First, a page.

Application of video thermography for the evaluation of tear film layer

A. Mori, H. Fujishima, Y. Okusawa, M. Ono, K. Tsubota

Research output: Contribution to journalReview article

Abstract

Purpose. When tears evaporate, the corneal temperature decreases due to the evaporation heat. Thus the change in corneal temperature reflects the condition of the tear film layer. We applied these funadmentals to tear film layer. Methods. The corneal temperature at a certain period can be described by the following equation.: T=(T0-T)e-kt+T [T: temperature (°c), T0: temperature just after blink, T: temperature in equilibrium, t: time in second after blink, k: temperature coefficient]. The k shows the steepness of the change in the corneal temperature. The corneal temperature of dry eye patients (N=4) and normal volunteers (N=7) was measured with normal blink every 1/60 second at the center of the cornea by video thermography and ks were calculated. Results. Average inter blinking time of dry eye patients was 1.88±0.41 seconds whereas it was 3.26±2.06 seconds in normal volunteers. With the shortened inter blinking time in dry eye patients less than two seconds, there were no statistical differences in ks between two groups. The calculated ks of each patient varied from blink to blink normal volunteers dry eye patients Average ks -1.88 ± 0.51 -1.54 ± 0.47 (p=0.33) Range of ks -0.97 ∼ -2.21 -0.98 ∼ -2.44 Conclusions. This study demonstrated that as far as the inter blinking time was less than two seconds in dry eye patients, the corneal surface was fully wet during the first two seconds following the blink. Furthermore the thermo-graphic data suggested that the tear film spread over the cornea with certain variation of thickness from blink to blink.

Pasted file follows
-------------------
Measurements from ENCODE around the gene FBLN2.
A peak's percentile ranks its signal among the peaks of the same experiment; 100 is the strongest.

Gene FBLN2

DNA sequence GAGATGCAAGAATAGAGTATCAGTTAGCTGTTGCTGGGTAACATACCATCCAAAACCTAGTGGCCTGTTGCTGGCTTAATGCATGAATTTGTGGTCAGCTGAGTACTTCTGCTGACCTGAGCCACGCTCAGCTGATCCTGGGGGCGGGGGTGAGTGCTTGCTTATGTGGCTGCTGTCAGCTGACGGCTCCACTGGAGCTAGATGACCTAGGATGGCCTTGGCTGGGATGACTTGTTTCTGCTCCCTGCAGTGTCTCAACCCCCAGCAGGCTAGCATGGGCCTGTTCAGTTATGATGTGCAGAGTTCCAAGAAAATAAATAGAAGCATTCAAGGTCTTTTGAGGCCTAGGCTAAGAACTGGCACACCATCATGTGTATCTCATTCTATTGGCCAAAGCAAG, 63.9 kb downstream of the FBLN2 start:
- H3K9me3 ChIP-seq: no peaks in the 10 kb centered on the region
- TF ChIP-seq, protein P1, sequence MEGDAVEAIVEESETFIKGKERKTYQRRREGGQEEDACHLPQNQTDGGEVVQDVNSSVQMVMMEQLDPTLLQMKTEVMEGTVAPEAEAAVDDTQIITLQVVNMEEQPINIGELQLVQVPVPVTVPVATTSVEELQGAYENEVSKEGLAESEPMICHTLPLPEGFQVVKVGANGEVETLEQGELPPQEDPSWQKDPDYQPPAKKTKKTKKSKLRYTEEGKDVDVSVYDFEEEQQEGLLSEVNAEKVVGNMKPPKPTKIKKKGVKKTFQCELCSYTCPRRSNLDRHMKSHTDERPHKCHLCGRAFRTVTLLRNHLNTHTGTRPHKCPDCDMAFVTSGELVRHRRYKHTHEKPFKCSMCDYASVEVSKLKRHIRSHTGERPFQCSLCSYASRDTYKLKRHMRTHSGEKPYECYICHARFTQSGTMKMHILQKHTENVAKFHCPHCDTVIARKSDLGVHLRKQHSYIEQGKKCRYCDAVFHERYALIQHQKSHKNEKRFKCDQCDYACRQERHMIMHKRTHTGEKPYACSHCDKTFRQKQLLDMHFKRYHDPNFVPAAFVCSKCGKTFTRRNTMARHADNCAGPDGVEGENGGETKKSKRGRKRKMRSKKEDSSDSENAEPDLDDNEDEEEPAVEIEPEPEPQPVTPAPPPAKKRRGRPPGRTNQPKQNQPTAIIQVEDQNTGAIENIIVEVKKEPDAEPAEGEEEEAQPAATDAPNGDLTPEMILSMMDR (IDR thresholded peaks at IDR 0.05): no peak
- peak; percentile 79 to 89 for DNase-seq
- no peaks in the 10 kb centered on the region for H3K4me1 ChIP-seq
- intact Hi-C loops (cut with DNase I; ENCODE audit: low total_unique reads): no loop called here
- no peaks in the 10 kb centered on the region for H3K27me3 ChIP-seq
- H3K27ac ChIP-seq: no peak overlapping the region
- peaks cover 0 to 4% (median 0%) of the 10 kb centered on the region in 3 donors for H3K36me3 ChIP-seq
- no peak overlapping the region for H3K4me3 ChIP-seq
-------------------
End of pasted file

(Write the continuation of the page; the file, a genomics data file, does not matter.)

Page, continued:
Original languageEnglish
Pages (from-to)S854
JournalInvestigative Ophthalmology and Visual Science
Volume37
Issue number3
Publication statusPublished - 1996 Feb 15
Externally publishedYes

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ASJC Scopus subject areas

  • Ophthalmology
  • Sensory Systems
  • Cellular and Molecular Neuroscience

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